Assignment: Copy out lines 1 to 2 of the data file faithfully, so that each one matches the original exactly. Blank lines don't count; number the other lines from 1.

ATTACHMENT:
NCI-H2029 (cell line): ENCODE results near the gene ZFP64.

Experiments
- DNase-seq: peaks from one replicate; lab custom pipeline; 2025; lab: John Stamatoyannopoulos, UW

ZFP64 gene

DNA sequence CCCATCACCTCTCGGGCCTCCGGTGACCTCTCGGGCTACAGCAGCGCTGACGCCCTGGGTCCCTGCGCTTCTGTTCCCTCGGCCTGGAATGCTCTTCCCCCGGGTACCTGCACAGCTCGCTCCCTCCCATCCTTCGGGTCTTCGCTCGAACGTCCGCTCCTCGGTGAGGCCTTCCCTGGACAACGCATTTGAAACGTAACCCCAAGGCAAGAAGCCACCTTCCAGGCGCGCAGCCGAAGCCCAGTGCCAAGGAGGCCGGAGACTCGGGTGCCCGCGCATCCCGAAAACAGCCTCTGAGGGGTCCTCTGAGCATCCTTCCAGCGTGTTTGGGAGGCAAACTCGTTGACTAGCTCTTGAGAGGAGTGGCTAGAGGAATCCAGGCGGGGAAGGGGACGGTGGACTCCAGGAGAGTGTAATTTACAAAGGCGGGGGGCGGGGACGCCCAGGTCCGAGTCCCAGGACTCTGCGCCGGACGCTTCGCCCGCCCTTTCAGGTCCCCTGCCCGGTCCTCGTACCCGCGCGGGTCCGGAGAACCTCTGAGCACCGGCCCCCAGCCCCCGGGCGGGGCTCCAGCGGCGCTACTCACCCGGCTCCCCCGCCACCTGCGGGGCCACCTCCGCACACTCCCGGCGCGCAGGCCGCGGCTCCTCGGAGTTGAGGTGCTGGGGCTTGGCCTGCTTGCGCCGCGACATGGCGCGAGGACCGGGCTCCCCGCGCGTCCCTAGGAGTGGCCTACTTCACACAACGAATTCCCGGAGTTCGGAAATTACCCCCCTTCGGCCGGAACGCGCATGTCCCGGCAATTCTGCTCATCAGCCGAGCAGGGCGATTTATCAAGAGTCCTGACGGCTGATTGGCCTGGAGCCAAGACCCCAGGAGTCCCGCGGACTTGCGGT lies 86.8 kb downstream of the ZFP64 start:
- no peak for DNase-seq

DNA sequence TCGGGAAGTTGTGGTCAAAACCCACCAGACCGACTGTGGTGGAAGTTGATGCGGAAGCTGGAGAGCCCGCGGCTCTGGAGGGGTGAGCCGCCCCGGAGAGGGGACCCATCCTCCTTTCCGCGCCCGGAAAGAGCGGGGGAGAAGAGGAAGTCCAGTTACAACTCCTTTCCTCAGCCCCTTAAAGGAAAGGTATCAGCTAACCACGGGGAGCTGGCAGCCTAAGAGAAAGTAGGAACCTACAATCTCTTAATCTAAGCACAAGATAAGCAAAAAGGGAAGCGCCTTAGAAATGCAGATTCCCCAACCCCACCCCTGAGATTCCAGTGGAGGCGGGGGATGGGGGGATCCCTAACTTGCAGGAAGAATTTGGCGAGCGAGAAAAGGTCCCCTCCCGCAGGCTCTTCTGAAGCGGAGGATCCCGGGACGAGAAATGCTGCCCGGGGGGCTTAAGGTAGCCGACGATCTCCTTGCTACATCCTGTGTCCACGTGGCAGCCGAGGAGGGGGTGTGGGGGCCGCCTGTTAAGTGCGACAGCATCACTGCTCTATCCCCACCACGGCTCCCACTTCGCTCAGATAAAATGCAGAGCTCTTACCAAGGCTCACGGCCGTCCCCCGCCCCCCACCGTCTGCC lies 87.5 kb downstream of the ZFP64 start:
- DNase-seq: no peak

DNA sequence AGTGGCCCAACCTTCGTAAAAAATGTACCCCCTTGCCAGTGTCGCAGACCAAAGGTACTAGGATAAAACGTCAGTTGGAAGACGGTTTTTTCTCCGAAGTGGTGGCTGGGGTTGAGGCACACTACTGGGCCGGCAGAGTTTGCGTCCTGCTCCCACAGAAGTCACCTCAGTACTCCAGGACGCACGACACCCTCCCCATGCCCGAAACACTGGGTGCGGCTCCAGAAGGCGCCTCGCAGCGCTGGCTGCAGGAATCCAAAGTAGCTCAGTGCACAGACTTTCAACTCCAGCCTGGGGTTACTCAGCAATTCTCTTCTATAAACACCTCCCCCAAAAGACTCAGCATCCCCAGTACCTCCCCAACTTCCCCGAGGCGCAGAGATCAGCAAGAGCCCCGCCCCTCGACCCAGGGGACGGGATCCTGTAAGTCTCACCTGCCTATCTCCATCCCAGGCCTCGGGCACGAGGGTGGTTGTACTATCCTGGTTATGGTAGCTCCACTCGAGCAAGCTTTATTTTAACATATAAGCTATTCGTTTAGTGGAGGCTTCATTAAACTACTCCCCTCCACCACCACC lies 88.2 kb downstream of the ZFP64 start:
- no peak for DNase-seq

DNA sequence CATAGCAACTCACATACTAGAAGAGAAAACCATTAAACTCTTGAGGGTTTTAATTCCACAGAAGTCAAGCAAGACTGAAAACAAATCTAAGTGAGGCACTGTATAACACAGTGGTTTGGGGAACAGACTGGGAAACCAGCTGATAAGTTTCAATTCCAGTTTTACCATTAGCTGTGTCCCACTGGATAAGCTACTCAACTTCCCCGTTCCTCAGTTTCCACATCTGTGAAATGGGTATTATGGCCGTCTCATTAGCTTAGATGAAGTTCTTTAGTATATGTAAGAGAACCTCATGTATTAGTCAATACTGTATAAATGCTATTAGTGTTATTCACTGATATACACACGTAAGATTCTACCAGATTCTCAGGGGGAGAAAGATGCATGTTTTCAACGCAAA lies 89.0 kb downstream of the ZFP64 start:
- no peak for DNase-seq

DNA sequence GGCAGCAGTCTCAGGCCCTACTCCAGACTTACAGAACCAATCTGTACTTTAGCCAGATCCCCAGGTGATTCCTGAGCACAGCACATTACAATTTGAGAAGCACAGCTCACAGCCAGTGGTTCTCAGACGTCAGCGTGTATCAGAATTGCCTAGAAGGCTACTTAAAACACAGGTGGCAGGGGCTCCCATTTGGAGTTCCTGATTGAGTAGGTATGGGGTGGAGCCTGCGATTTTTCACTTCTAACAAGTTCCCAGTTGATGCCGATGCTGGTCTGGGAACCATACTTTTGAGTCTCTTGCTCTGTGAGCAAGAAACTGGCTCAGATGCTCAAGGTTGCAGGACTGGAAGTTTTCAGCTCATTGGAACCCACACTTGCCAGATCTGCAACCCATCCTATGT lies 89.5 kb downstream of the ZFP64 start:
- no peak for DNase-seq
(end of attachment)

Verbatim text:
NCI-H2029 (cell line): ENCODE results near the gene ZFP64.

Experiments